Solving Indigenous homelessness requires unique approach

By Stuart Kavanagh

A report released in Canberra on Wednesday says Aboriginal people are 15 times more likely to experience homelessness than other Australians due to racism, dispossession of land, cultural oppression and profound economic disadvantage.

The authors of Urban indigenous Homelessness: much more than housing suggest tackling the problem will require a culturally sensitive approach more aligned with Aboriginal values and focusing on safety and understanding.

The report highlights a revolving door of homelessness amongst Aboriginals across the country. It identifies poor literacy, education, criminal histories, domestic violence and a lack of sustained tenancies as chief factors behind the issue.

Authored by both Aboriginal and non-Aboriginal researchers from UTAS, UniSA & Australian Housing and Urban Research Institute, the report was at pains to stress the importance to approach the issue from an Aboriginal perspective, rather than a western approach.

Associate Professor Deirdre Tedmanson, the lead researcher for the report, says the lack of dedicated services to combat the issue is a massive hurdle that needs to be cleared. She also doubled down on the need for understanding the cultural differences.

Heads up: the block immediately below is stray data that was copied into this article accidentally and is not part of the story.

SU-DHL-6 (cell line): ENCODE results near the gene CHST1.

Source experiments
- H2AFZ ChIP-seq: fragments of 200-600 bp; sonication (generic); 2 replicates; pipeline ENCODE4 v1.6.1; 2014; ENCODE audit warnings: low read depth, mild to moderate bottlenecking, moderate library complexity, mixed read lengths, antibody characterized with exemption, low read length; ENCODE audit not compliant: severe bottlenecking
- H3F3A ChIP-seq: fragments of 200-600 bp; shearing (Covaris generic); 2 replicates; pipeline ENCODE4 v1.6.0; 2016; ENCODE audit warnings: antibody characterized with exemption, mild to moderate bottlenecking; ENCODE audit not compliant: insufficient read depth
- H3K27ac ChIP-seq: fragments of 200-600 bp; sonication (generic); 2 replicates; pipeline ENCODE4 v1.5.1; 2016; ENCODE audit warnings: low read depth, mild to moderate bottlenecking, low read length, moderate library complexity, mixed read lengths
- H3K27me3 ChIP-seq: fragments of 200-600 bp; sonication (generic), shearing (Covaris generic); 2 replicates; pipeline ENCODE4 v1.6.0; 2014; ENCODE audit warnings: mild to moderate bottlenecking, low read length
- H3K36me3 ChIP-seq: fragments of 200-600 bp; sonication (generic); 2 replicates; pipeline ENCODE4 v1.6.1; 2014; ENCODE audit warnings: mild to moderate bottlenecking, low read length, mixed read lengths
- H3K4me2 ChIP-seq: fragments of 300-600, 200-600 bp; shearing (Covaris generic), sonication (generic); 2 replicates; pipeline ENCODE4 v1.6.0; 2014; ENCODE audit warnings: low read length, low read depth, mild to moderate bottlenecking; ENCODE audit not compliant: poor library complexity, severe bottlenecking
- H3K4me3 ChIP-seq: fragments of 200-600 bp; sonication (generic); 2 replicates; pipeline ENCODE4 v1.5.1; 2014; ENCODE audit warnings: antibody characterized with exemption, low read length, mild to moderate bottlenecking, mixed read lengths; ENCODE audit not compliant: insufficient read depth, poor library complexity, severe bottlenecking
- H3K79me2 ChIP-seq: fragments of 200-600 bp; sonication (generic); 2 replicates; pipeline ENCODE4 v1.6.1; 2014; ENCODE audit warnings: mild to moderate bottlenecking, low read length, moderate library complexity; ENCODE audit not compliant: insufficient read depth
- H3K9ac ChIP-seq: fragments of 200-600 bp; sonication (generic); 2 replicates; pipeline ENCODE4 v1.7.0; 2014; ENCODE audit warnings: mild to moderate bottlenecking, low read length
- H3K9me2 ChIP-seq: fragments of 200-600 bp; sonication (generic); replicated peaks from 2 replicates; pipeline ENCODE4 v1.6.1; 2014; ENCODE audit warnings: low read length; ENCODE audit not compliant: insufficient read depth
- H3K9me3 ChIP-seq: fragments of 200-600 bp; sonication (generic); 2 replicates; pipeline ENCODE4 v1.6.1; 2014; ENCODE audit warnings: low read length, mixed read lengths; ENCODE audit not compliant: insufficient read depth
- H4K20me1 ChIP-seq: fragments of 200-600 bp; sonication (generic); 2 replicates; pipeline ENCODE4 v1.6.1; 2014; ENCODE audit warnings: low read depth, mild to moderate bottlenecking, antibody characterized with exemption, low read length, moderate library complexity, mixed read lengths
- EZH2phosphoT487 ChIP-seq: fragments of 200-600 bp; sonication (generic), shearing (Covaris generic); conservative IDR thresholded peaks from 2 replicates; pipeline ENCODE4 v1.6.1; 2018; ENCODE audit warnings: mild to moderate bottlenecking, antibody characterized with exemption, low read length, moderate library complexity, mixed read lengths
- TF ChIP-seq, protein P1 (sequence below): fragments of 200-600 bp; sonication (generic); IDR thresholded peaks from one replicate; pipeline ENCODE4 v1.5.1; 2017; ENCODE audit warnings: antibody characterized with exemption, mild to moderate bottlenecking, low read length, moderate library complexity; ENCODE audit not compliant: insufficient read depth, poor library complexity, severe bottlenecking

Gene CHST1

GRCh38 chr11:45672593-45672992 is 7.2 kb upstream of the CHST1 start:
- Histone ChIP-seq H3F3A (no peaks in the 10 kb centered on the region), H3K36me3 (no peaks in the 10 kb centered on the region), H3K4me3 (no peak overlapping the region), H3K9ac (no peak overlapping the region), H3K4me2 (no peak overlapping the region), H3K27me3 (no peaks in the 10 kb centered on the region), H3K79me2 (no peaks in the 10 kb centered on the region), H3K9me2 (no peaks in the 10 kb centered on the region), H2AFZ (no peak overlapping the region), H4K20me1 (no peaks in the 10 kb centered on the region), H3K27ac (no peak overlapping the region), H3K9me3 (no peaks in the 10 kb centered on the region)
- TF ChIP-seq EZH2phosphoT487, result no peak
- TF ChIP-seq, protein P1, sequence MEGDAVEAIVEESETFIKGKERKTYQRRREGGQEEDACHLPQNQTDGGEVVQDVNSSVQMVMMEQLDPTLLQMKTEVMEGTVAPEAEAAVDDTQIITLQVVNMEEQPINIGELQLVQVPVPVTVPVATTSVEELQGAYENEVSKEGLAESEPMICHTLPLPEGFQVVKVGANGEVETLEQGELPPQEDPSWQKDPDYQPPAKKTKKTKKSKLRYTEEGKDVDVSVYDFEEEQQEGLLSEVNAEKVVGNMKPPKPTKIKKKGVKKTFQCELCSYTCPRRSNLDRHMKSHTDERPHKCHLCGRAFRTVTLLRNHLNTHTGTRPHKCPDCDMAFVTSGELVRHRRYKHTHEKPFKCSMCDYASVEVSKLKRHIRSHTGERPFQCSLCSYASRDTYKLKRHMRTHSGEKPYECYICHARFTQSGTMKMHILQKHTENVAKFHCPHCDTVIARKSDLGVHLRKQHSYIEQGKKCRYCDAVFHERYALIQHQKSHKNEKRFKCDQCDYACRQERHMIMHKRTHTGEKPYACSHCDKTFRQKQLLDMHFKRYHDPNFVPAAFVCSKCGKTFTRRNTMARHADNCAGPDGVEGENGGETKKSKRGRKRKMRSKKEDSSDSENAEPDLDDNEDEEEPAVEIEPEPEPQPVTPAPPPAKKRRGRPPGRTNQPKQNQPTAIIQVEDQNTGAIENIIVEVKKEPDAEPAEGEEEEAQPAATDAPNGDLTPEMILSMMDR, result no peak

“Some drivers of homelessness, such as overcrowding, are common issues for Aboriginal communities and can be linked in part to complex and important kinship obligations.

“Western notions of ‘home’ and ‘homelessness’ don’t necessarily resonate the same way with Aboriginal Australians in regional and remote areas so it’s important that responses are culturally informed, culturally appropriate and culturally safe,” Assoc Prof Tedmanson says.

New policy and funding strategies with direct input from Aboriginal leaders is what is needed to improve the co-ordination of housing, homelessness and related services, according to the report.

In short, what is required is more culturally safe accessible social housing for First Nations people.

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